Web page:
"Not likely. What would frighten him? He was in his element among these heathenish surroundings, I take it. Now, never mind the locked room. Just for a moment, consider a murderer. Who would it be, Mr. Goring?"
Nicky wasn't often floored but this sudden question was a bit of a facer.
"My lord!" he exclaimed, "I don't know! Why the devil do you ask me such a thing as that? There isn't a person on this green earth, that I know of, who would want to kill Stephen Clearman, and if there had been he couldn't have done it! The man was locked in the room——"
"Once for all, get this straight," said Scott, testily. "We know he was locked in this room. We know he died here. Now, either he killed himself or somebody or something killed him. These are the things we have to find out. But if he was murdered, the murderer did get in and out, whether the door was locked or not. How about a secret passage,—just what such a man would have, eh?"
"I doubt it," Nicky said, slowly, for this idea had not before occurred to him, "but, I say, you can find out from Mr. Raynor! He's the architect who designed and superintended the construction of this new wing. He'll know."
"Oh, a new wing, is it?" and Scott seemed disappointed. He had hoped for an old building, with secret panels and concealed staircases.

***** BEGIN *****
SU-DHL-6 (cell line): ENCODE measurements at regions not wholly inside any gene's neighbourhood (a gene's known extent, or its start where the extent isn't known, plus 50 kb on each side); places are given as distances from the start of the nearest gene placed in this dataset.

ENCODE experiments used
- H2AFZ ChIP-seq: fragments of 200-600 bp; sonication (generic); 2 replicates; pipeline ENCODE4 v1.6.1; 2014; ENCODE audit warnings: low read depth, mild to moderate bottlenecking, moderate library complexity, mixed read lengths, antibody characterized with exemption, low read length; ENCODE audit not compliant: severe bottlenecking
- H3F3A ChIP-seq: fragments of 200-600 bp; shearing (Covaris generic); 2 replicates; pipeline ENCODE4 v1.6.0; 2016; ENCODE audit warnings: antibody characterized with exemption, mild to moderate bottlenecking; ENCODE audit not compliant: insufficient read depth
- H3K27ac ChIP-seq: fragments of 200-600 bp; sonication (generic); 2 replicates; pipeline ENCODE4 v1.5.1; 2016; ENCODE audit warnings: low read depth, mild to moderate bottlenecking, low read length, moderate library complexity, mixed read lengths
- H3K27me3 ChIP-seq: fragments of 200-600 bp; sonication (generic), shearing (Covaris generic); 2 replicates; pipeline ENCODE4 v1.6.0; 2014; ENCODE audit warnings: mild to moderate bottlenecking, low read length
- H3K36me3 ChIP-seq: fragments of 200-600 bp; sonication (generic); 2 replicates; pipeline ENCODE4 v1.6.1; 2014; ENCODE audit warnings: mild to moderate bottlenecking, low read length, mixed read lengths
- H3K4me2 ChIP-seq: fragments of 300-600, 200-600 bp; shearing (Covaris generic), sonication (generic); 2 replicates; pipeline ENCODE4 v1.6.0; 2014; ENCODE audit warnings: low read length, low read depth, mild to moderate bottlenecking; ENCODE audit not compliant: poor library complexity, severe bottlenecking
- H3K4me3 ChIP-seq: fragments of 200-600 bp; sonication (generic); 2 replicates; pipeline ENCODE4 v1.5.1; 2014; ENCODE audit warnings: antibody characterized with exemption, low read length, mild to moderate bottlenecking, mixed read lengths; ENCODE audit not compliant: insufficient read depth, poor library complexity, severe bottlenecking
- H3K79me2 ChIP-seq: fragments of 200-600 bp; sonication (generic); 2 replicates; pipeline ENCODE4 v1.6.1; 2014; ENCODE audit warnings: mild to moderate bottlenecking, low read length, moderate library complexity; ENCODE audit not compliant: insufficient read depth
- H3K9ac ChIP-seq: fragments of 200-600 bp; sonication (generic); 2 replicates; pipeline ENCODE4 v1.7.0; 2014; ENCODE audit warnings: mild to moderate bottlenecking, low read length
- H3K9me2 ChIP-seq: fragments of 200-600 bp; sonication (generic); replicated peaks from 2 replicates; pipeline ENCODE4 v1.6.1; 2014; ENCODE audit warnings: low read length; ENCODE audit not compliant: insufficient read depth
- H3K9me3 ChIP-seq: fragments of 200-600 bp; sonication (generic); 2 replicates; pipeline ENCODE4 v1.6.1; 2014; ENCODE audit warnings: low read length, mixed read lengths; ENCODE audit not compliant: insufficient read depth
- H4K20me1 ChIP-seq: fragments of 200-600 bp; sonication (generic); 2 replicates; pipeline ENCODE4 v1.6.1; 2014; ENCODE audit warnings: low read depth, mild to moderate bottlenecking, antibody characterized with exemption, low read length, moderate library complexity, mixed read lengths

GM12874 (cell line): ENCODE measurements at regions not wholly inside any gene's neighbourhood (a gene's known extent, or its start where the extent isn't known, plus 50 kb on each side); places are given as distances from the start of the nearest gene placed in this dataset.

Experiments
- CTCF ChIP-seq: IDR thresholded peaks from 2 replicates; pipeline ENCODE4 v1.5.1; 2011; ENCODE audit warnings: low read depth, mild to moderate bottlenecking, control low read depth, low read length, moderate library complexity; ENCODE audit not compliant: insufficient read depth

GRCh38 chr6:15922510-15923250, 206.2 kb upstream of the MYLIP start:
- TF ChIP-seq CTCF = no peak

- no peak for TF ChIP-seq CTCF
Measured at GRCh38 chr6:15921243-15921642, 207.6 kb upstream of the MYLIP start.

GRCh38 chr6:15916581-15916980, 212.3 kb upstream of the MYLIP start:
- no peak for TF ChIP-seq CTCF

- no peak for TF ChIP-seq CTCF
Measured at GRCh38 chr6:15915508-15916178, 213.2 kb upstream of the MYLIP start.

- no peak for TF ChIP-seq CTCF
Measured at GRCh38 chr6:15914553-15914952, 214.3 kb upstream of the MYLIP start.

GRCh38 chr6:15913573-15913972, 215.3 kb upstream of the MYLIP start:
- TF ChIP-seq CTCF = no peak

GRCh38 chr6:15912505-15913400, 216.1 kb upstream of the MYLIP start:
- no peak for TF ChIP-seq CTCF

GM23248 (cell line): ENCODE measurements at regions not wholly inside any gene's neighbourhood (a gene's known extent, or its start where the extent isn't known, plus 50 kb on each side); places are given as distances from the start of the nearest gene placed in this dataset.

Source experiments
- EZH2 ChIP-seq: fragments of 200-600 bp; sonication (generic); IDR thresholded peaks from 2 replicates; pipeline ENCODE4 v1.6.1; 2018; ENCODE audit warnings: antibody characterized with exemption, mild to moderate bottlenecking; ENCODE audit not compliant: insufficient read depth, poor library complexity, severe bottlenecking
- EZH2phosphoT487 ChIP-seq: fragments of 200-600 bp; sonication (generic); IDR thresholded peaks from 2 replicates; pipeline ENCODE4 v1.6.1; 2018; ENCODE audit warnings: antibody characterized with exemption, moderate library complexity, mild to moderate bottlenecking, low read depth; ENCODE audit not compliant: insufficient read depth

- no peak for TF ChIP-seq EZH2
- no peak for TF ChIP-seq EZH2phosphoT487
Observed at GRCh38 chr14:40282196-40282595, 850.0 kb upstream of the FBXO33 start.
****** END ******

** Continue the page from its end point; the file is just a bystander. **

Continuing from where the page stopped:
"Yes, and Mr. Clearman wasn't that sort of man at all. He studied old magic stuff, but he, himself, was as practical and as honest as the day is long. No underhanded or mysterious doings about Stephen Clearman. Anybody who ever knew him will tell you that!"
"All right, all right," said Scott, with some impatience. "That was only a suggestion. There are lots of other explanations as to the murderer's entrance and exit. But unless it was a stroke, and the doctor says it was not, the man was surely murdered. I've scrutinized his desk, and there is no implement, no poison which he could have used, that would not leave some trace,—some container or clue to its nature. However, a post mortem will show up the truth if it was a poison that did for him. I'm only here now to get the stories of the people who were in the house at the time."
"Must you bother them?" asked Nicky, anxiously.
"Every last one of them," declared Scott. "And mind this, I am the sort of detective who suspects everybody. Experience has taught me it is the best way to get at the roots of the matter. Also, I want them one by one, and each one alone. That, too, I have proved to be a good plan. So, since you are here on the spot, Mr. Goring, I'll start in with you. Please tell me, as briefly as you can, all you know about Stephen Clearman and his actions today."
"I don't know so very much," Nicky said with a grim expression, "but it may be I know more than most of the others, because, I was doubtless the last, with the exception of your hypothetical murderer, to see Mr. Clearman alive."
"Yes?" said Scott, but he kept his gaze sharply on Nicky's face.